Insulin Pump Training and Management

What’s an insulin pump?

Many people who have diabetes must take insulin to manage their blood sugar (glucose) level. Insulin is given by an injection into your body with a needle or pen, or from an insulin pump. 

Insulin pumps are small computerized devices that deliver insulin through a thin tube inserted under your skin. They provide a continuous supply of short-acting insulin, helping to improve your glucose levels. They remove the need for long-acting insulin and the need for multiple insulin injections every day.

Choosing the best option — syringe, pen, or pump — depends on your preferences, your individual health care needs, and your lifestyle. Many people use more than one method. An insulin pump can be used continuously, or it can be used along with a syringe or pen. Switching delivery methods will allow infusion sites to heal. Some people prefer using syringe/pens while traveling; others just want a break from the pump. 

How do insulin pumps work?

Insulin pumps mimic how a body without diabetes normally releases a small but steady flow of insulin (basal insulin). The pump can release an extra dose of insulin at mealtimes (bolus insulin) to handle the rising glucose from food you ate. A bolus dose of insulin can lower glucose at other times, too. The pump can be programmed for basal and bolus doses. 

If you’re using an insulin pump, you will need to check your glucose levels at least four times a day. These checks can also be performed by a continuous glucose monitor. The pump uses the information you enter into it about the foods/beverages you consume. It calculates how much insulin you need, and recommends a bolus dose. You must approve the amount before it is delivered. Pumps that get this information from a continuous glucose monitor, can automatically adjust your basal insulin dosages.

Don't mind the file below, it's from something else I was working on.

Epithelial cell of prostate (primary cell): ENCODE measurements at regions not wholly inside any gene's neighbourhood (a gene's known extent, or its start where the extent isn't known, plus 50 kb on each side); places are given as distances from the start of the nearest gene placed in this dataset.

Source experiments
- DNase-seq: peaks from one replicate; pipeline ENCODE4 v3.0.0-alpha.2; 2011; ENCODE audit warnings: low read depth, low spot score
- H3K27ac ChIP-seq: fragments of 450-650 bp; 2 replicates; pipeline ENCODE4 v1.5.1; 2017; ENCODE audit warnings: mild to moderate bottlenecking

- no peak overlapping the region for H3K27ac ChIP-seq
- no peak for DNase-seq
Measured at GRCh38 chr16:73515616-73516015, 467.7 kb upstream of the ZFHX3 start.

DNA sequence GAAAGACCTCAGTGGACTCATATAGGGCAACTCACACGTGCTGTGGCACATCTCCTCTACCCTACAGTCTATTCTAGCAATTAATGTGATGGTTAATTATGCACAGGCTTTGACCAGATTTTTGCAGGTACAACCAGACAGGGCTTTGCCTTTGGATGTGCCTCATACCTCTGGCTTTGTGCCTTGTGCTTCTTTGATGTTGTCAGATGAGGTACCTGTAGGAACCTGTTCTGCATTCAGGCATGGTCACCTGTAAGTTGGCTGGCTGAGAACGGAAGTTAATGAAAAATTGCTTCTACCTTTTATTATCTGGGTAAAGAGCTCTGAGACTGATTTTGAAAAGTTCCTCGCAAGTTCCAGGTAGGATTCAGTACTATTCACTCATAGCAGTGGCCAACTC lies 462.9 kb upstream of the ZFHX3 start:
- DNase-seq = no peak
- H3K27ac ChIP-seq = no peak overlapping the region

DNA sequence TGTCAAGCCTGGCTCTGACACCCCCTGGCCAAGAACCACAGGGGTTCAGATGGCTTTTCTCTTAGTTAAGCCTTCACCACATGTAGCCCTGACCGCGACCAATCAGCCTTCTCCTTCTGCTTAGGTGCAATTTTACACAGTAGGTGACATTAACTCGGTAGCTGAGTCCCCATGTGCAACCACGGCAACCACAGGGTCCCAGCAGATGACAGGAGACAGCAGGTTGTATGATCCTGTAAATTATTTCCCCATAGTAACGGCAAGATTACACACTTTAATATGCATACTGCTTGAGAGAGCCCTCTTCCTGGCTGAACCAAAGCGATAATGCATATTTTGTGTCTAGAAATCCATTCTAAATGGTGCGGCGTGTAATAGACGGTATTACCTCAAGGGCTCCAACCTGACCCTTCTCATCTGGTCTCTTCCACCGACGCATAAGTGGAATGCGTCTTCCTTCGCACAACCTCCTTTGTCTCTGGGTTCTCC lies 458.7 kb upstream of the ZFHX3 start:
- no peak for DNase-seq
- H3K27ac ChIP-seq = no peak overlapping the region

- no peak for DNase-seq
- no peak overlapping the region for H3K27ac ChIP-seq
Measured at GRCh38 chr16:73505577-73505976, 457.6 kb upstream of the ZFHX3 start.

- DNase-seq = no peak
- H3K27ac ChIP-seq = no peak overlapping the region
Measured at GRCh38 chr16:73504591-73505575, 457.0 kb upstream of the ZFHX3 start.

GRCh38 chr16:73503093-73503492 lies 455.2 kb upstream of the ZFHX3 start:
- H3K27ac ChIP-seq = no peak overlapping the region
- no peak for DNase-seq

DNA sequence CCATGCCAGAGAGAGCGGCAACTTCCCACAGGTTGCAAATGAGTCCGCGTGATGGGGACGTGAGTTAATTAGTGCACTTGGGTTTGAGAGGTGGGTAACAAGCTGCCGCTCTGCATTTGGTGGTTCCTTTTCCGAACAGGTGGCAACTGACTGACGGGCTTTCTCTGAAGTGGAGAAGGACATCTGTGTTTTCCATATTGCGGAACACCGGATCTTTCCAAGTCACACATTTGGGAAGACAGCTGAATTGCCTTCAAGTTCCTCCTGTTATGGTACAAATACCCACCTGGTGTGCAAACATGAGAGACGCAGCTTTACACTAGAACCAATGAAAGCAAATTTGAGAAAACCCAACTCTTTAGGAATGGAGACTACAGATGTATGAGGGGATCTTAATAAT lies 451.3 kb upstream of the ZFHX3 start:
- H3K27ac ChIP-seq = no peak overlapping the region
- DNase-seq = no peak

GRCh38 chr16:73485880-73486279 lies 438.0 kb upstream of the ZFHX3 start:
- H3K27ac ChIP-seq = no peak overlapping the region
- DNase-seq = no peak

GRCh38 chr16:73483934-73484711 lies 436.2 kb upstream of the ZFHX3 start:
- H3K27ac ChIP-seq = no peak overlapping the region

About the size of a smartphone, an insulin pump is attached to your body with an infusion set. The infusion set works like an intravenous line. The needle is inside a cannula, a tiny plastic tube placed under the skin. The needle punctures the skin to insert the infusion set. After insertion, the needle is removed and the cannula remains in place. Many pumps have an insertion device that is a push-button, spring-loaded tool to insert the set for you. 

An insulin pump can be worn by attaching to a strap under your clothes, carried in your pocket, attached to your belt, or with an adhesive patch on your arm or stomach.

Are there different types of insulin pumps?

Different manufacturers offer several models of pumps. Pumps are classified into two types: 

  • Traditional insulin pumps have a reservoir for insulin, a pump, and an infusion set with tubing to attach it to your body. The pump body has buttons to program insulin delivery. 
  • Insulin patch pumps are worn directly on the body. They also have a reservoir, pump and infusion set inside a small case. Patch pumps are controlled wirelessly by a separate device.

Most pumps can connect wirelessly to a blood glucose meter or a continuous glucose monitor. The meter measures glucose using a drop of blood from your fingertip. The continuous glucose monitor is inserted under the skin and monitors glucose continuously. 

Pumps vary by the amount of insulin they can hold, if they have a touch screen, or are waterproof. Safety features include programmable bolus doses, customizable reminders, missed bolus dose alerts, and an alarm to warn of a pump blockage preventing insulin delivery.

What are the advantages of an insulin pump?

Advantages include:

  • Fewer needle sticks; pumps only require one stick every few days when the infusion set is changed.
  • Better glucose management; pumps deliver insulin more accurately than shots.
  • Better A1c levels.
  • Fewer blood sugar lows (hypoglycemia).
  • Easier dosing for meals and snacks.
  • Easier to plan for exercise.
  • Better management of high glucose early in the morning.

There are several disadvantages or inconveniences, including: 

  • You’ll still need to keep regular injectable insulin on hand in case the pump malfunctions.
  • You must enter information into the pump multiple times per day.